by the two-year statute of limitations set forth in Kan. Stat. Ann. § 60-513(a). The district court agreed. Relying on Dearborn Animal Clinic, P.A. v. Wilson, 806 P.2d 997, 100307 (Kan. 1991) and Newland v. First Nat'l Bank in Goodland, No. 91-1443-PFK, 1994 WL 476330, at *6 (D. Kan. Aug. 24, 1994), the court decided that the statute of limitations began to run when Mr. Elder's legal malpractice claim was reasonably ascertainable, not when the probate litigation ended. The court determined that the claim was reasonably ascertainable in mid-2005 when Mr. Herlocker, at his deposition, denied having a general attorney-client relationship with Mr. Elder or the existence of a contract between Dr. Elder and Mr. Elder to devise property to him. Additionally, the court determined that the letters sent by Mr. Elder's counsel to Mr. Herlocker showed that it was ascertainable in June 2005 that Mr. Elder had a legal malpractice claim against Mr. Herlocker. Mr. Elder now appeals. II. DISCUSSION "We review de novo the district court's grant of summary judgment." Cahill v. Am. Family Mut. Ins. Co., 610 F.3d 1235, 1238 (10th Cir. 2010). Summary judgment is appropriate "if the pleadings, the discovery and disclosure materials on file, and any affidavits show that there is no genuine issue as to any material fact and that the movant is entitled to judgment as a matter of law." Fed. R. Civ. P. 56(c)(2). We also review de novo the district court's interpretation of Kansas law. Hutton Contracting Co. v. City of Coffeyville, 487 F.3d 772, 778 (10th Cir. 2007). The parties do not dispute that the instant malpractice action is governed by the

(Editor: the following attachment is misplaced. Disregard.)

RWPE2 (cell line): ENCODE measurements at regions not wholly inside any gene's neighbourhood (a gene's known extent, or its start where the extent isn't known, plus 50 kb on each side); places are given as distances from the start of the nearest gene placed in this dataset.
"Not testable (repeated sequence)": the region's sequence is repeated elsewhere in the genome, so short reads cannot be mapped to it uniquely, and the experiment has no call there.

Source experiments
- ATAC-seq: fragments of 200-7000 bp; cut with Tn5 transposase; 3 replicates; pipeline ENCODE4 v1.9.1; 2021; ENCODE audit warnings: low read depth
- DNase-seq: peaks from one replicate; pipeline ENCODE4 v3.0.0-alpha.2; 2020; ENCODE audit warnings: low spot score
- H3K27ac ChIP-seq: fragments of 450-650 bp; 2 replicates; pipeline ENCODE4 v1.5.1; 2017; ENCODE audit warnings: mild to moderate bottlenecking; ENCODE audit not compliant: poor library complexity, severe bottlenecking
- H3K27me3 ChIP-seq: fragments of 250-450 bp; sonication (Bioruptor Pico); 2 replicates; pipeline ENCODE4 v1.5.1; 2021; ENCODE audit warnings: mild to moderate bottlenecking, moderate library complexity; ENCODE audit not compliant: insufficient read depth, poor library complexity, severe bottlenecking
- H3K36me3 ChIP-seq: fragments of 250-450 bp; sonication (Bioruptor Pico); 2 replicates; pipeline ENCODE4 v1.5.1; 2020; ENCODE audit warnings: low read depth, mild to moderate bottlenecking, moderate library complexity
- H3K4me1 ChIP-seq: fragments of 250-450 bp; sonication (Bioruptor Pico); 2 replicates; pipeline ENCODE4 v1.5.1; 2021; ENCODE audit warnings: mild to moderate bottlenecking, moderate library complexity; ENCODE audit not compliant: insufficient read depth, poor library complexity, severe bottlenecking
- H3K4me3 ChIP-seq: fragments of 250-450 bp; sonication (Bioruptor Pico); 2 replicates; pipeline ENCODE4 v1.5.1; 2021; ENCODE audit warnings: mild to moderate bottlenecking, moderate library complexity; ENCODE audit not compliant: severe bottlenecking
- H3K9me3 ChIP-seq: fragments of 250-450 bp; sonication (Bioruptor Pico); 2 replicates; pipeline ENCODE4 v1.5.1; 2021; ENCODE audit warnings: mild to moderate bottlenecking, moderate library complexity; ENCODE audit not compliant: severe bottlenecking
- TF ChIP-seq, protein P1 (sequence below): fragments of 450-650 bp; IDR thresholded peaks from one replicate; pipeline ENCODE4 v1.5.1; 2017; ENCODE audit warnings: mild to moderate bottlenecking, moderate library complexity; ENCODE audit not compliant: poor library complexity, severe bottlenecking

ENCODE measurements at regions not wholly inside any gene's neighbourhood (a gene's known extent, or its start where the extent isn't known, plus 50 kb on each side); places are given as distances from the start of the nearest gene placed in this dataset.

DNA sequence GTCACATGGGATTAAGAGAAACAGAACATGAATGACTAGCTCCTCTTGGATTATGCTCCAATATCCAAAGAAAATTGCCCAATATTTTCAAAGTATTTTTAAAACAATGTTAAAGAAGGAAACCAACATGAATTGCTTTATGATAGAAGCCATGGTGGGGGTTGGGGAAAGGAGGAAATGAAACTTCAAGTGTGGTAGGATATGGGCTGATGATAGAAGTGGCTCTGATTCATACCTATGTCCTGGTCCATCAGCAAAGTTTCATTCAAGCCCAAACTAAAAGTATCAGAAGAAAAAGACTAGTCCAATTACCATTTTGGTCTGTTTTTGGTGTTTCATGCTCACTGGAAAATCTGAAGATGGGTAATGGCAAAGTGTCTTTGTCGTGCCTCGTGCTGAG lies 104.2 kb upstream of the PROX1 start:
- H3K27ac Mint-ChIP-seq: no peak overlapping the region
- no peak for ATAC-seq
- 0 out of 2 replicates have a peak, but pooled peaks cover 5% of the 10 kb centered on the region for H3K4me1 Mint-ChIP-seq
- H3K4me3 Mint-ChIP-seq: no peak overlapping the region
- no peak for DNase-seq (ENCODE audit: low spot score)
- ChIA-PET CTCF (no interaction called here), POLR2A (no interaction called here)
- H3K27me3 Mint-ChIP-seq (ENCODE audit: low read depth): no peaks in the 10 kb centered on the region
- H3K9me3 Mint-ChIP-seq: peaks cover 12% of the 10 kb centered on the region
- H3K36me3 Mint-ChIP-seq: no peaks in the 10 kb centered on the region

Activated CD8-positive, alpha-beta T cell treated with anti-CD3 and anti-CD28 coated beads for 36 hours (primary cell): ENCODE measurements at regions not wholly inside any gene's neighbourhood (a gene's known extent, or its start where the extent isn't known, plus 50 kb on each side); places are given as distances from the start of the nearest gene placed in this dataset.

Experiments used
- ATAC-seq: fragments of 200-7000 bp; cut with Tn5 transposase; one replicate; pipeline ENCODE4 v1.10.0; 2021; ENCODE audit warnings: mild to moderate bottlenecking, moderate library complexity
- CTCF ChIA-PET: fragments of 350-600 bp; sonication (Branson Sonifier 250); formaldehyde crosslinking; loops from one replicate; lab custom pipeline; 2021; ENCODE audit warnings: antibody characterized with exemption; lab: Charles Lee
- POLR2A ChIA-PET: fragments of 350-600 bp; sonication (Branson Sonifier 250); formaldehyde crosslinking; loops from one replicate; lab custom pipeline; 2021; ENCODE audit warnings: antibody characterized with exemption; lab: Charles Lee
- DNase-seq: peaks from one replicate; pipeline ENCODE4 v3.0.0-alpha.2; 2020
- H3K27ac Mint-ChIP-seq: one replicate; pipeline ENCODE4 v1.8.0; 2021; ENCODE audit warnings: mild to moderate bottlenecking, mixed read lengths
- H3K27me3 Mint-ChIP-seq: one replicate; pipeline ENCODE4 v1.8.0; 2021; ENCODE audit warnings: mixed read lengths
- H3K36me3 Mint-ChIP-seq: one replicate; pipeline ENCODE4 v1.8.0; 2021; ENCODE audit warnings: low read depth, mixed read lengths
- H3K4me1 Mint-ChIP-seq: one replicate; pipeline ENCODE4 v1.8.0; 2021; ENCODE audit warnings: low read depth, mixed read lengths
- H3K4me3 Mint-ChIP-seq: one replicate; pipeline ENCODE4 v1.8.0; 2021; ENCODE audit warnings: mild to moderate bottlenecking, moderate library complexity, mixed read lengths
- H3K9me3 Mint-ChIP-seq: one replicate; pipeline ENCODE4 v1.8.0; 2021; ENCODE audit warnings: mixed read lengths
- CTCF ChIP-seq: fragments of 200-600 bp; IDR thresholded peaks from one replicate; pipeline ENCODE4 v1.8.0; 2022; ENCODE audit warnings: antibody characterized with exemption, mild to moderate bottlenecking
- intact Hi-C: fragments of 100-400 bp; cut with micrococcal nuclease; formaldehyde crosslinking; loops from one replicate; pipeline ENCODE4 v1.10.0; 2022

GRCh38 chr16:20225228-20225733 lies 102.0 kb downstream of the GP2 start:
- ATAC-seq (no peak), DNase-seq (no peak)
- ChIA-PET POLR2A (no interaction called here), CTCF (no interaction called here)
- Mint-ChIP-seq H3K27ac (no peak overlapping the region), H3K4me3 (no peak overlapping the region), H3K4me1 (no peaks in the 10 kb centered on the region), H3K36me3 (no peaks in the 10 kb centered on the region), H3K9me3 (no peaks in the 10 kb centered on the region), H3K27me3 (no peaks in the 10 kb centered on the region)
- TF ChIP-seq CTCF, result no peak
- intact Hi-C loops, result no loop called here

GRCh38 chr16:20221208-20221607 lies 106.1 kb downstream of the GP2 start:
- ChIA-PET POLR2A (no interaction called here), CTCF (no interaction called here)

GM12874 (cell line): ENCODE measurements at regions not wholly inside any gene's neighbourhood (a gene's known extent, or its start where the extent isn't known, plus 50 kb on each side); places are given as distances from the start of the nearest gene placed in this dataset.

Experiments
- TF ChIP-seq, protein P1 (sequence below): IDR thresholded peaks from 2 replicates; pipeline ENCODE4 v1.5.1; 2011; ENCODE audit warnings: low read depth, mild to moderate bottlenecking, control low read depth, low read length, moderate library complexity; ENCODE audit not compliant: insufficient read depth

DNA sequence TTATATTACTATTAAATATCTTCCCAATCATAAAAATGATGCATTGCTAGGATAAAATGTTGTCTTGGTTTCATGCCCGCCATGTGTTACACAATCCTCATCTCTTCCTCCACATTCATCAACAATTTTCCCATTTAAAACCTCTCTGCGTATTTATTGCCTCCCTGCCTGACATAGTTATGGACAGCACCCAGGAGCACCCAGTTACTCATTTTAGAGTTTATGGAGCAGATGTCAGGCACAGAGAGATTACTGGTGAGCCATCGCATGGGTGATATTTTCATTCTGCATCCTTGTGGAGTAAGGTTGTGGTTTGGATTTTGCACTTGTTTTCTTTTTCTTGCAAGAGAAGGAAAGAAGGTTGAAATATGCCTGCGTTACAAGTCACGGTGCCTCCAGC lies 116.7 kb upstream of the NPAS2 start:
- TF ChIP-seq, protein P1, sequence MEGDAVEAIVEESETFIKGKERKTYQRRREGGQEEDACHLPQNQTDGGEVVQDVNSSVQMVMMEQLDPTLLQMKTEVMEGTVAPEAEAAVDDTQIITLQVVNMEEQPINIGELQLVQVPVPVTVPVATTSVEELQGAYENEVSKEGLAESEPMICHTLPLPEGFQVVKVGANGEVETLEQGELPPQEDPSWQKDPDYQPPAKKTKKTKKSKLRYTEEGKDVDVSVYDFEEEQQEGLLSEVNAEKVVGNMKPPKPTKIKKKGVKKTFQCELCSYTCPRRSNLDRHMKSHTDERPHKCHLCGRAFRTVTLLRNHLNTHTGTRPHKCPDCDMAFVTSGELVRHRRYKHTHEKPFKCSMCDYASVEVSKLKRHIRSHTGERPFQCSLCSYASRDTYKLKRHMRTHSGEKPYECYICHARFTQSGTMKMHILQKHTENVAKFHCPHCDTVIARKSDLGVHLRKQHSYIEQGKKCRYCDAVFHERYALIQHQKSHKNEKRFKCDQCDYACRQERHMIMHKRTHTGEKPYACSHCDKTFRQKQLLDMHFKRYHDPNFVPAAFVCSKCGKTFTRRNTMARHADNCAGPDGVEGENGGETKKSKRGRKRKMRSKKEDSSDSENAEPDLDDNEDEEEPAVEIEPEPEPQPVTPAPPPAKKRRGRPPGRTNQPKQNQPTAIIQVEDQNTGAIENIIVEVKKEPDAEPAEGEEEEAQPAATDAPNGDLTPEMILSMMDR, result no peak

two-year statute of limitations for claims arising in tort. See Kan. Stat. Ann. § 60-513(a)(4); Pancake House, Inc. v. Redmond, 716 P.2d 575, 578 (Kan. 1986) ("Where the essential claim of the action is a breach of a duty imposed by law upon the relationship of attorney/client and not of the contract itself, the action is in tort."). Rather, the parties debate when the cause of action accrued and the statute of limitations began running. Mr. Elder contends that the limitations period did not begin to run until the related probate litigation was completed in 2008. Mr. Herlocker, however, maintains that the limitations period began running in 2005. As a general rule, Kansas law provides that the statute of limitations for a legal malpractice claim does not begin to run until any underlying litigation which may be determinative of the alleged negligence of the attorney is resolved. Dearborn Animal Clinic, 806 P.2d at 1006; Pizel v. Zuspann, 795 P.2d 42, 56 (Kan. 1990). The Kansas Supreme Court has ruled, however, that this general principle does not apply, even though underlying litigation has not been resolved, "[i]f it is clear that the plaintiff . . . has incurred injury and if it is reasonably ascertainable that such injury was the result" of the defendant's negligence. Dearborn Animal Clinic, 806 P.2d at 1006. In such cases, "the statute begins to run at the time that it is reasonably ascertainable that the injury was caused by the attorney's malpractice." Id. Mr. Elder maintains that it was error for the district court to apply the Dearborn exception. He contends that he first suffered a compensable injury when the probate court denied his claim, and that until then he had only a "potential" injury. We disagree.